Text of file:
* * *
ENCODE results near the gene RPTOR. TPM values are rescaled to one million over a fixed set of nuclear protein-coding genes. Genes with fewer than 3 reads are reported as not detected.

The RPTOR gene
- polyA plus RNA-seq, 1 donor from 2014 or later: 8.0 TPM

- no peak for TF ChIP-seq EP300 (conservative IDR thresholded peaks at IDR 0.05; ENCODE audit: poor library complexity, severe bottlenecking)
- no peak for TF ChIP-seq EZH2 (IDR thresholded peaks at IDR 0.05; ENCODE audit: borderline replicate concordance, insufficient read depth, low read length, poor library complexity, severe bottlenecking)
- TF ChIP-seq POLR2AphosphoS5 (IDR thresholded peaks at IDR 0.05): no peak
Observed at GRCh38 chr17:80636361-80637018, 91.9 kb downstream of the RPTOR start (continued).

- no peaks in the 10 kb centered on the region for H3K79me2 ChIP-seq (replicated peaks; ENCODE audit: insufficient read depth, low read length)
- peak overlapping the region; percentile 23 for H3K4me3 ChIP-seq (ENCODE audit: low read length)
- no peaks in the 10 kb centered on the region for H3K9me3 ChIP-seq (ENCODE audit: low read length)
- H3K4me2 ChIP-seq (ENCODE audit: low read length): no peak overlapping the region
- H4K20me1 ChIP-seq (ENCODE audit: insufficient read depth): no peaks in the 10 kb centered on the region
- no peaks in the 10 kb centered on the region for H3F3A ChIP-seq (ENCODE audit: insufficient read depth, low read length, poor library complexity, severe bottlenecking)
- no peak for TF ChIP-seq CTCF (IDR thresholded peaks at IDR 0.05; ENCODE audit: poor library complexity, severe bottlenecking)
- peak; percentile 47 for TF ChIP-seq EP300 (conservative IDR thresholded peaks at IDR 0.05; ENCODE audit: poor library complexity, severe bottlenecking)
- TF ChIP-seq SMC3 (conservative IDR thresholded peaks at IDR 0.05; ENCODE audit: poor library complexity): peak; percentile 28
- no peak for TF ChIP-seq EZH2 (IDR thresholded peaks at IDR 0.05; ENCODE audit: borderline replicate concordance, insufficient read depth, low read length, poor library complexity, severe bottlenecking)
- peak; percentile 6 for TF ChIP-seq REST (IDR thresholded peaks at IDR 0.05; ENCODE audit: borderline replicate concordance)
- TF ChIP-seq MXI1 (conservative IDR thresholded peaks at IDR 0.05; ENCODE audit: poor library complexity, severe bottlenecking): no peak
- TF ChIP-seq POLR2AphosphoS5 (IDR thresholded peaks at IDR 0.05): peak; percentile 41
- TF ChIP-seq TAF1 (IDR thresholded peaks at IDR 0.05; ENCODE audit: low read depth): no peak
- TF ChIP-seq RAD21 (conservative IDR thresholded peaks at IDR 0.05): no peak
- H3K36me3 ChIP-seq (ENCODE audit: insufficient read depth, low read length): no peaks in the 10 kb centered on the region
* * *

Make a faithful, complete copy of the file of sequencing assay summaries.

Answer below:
ENCODE results near the gene RPTOR. TPM values are rescaled to one million over a fixed set of nuclear protein-coding genes. Genes with fewer than 3 reads are reported as not detected.

The RPTOR gene
- polyA plus RNA-seq, 1 donor from 2014 or later: 8.0 TPM

- no peak for TF ChIP-seq EP300 (conservative IDR thresholded peaks at IDR 0.05; ENCODE audit: poor library complexity, severe bottlenecking)
- no peak for TF ChIP-seq EZH2 (IDR thresholded peaks at IDR 0.05; ENCODE audit: borderline replicate concordance, insufficient read depth, low read length, poor library complexity, severe bottlenecking)
- TF ChIP-seq POLR2AphosphoS5 (IDR thresholded peaks at IDR 0.05): no peak
Observed at GRCh38 chr17:80636361-80637018, 91.9 kb downstream of the RPTOR start (continued).

- no peaks in the 10 kb centered on the region for H3K79me2 ChIP-seq (replicated peaks; ENCODE audit: insufficient read depth, low read length)
- peak overlapping the region; percentile 23 for H3K4me3 ChIP-seq (ENCODE audit: low read length)
- no peaks in the 10 kb centered on the region for H3K9me3 ChIP-seq (ENCODE audit: low read length)
- H3K4me2 ChIP-seq (ENCODE audit: low read length): no peak overlapping the region
- H4K20me1 ChIP-seq (ENCODE audit: insufficient read depth): no peaks in the 10 kb centered on the region
- no peaks in the 10 kb centered on the region for H3F3A ChIP-seq (ENCODE audit: insufficient read depth, low read length, poor library complexity, severe bottlenecking)
- no peak for TF ChIP-seq CTCF (IDR thresholded peaks at IDR 0.05; ENCODE audit: poor library complexity, severe bottlenecking)
- peak; percentile 47 for TF ChIP-seq EP300 (conservative IDR thresholded peaks at IDR 0.05; ENCODE audit: poor library complexity, severe bottlenecking)
- TF ChIP-seq SMC3 (conservative IDR thresholded peaks at IDR 0.05; ENCODE audit: poor library complexity): peak; percentile 28
- no peak for TF ChIP-seq EZH2 (IDR thresholded peaks at IDR 0.05; ENCODE audit: borderline replicate concordance, insufficient read depth, low read length, poor library complexity, severe bottlenecking)
- peak; percentile 6 for TF ChIP-seq REST (IDR thresholded peaks at IDR 0.05; ENCODE audit: borderline replicate concordance)
- TF ChIP-seq MXI1 (conservative IDR thresholded peaks at IDR 0.05; ENCODE audit: poor library complexity, severe bottlenecking): no peak
- TF ChIP-seq POLR2AphosphoS5 (IDR thresholded peaks at IDR 0.05): peak; percentile 41
- TF ChIP-seq TAF1 (IDR thresholded peaks at IDR 0.05; ENCODE audit: low read depth): no peak
- TF ChIP-seq RAD21 (conservative IDR thresholded peaks at IDR 0.05): no peak
- H3K36me3 ChIP-seq (ENCODE audit: insufficient read depth, low read length): no peaks in the 10 kb centered on the region